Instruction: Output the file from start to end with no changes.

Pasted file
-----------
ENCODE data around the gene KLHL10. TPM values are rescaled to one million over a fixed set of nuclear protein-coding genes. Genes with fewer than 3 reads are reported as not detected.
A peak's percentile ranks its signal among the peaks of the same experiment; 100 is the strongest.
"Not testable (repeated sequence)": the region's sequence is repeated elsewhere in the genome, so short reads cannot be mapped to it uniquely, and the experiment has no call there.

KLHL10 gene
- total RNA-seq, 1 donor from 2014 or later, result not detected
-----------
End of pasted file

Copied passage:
ENCODE data around the gene KLHL10. TPM values are rescaled to one million over a fixed set of nuclear protein-coding genes. Genes with fewer than 3 reads are reported as not detected.
A peak's percentile ranks its signal among the peaks of the same experiment; 100 is the strongest.
"Not testable (repeated sequence)": the region's sequence is repeated elsewhere in the genome, so short reads cannot be mapped to it uniquely, and the experiment has no call there.

KLHL10 gene
- total RNA-seq, 1 donor from 2014 or later, result not detected